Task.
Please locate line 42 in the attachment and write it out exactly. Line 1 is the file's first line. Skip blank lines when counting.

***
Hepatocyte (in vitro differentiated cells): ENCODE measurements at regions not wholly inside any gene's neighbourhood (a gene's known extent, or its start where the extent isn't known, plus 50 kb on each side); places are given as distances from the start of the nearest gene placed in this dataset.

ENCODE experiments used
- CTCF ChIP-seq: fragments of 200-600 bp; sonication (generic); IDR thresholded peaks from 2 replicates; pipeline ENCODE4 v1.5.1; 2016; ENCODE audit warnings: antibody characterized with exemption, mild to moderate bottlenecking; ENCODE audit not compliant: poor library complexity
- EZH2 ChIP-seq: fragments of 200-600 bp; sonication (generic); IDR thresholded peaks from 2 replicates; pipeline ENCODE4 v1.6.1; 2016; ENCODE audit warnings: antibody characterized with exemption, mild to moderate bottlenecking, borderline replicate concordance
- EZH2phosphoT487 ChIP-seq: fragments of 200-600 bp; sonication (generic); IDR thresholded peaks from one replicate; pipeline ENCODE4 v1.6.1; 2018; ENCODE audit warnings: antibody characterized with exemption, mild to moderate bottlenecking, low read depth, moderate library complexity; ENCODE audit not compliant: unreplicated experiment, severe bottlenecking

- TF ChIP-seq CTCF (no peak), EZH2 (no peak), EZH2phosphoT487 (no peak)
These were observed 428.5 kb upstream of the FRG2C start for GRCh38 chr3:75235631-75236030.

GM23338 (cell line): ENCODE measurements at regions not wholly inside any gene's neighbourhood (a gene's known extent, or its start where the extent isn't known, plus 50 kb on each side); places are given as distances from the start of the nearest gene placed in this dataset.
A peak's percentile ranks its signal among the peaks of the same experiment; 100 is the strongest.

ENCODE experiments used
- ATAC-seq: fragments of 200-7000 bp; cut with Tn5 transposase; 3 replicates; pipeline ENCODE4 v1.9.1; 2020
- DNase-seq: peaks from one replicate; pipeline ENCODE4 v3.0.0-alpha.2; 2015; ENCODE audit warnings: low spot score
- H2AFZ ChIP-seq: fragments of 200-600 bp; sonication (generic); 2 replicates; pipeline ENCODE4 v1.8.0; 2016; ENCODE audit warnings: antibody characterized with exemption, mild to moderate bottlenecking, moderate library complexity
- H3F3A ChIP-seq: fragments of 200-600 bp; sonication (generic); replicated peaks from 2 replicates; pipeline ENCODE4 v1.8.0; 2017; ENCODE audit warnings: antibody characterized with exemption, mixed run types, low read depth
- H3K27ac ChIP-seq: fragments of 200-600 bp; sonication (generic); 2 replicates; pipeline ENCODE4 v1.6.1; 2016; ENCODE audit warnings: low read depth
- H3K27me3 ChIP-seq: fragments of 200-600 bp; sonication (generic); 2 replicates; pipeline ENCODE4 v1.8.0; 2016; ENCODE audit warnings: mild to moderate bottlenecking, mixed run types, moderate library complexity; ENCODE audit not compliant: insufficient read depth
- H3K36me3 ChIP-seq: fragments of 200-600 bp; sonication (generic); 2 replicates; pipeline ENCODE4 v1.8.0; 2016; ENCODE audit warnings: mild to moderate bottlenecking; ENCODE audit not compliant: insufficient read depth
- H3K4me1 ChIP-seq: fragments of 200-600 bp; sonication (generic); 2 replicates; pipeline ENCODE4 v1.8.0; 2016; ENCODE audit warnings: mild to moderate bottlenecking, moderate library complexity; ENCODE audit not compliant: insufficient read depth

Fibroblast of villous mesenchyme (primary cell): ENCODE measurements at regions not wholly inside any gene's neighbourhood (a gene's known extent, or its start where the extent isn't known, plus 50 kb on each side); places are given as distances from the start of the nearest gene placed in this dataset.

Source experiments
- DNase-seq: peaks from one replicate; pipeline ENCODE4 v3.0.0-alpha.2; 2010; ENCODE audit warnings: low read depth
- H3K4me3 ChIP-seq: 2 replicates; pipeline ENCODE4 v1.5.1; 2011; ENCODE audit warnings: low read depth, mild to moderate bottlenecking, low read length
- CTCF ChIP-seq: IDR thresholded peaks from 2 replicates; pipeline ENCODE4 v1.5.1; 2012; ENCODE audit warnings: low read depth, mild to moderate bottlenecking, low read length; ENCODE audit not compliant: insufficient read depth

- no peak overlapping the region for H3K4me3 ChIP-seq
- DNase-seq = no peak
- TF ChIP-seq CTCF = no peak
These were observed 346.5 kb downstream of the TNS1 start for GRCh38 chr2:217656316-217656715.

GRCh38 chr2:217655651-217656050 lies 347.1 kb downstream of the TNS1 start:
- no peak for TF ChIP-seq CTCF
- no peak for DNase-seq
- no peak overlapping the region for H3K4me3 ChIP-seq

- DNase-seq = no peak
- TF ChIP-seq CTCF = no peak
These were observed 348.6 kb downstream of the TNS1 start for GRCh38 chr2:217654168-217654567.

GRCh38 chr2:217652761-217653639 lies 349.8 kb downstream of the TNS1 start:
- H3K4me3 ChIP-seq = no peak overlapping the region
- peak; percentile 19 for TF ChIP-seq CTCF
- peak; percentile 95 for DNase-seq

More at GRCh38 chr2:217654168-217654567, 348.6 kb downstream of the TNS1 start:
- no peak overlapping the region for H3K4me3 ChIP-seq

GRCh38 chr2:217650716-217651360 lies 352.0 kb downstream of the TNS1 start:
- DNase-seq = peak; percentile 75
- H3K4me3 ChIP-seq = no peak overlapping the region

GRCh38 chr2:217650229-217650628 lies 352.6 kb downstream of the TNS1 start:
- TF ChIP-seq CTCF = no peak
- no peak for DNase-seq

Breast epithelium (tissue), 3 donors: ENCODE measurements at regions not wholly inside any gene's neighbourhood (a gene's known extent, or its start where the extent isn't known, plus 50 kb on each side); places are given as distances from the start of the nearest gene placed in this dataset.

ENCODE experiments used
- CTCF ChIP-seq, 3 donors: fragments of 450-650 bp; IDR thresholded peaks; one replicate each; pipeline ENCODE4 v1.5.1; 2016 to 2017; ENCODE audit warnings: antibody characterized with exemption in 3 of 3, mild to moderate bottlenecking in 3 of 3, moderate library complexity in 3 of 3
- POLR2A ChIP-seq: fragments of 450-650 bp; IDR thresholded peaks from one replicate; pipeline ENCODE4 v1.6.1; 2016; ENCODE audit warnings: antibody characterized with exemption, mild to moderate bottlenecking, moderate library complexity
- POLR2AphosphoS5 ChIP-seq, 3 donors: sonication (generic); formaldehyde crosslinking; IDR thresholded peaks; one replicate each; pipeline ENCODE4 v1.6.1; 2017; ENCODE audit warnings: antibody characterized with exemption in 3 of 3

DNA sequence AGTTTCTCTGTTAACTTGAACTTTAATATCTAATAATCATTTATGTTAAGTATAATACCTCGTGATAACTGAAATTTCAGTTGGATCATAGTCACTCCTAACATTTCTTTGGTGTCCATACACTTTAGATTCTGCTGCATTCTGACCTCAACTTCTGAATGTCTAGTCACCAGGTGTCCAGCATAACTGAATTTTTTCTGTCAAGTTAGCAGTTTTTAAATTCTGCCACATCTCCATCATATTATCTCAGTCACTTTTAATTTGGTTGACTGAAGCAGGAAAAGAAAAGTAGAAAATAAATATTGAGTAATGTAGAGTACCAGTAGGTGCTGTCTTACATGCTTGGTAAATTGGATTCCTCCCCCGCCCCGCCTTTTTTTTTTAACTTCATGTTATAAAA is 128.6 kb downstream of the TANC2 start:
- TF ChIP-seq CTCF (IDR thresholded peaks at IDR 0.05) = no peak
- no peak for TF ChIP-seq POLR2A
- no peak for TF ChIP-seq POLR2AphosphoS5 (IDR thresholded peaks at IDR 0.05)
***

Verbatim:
- DNase-seq = peak; percentile 75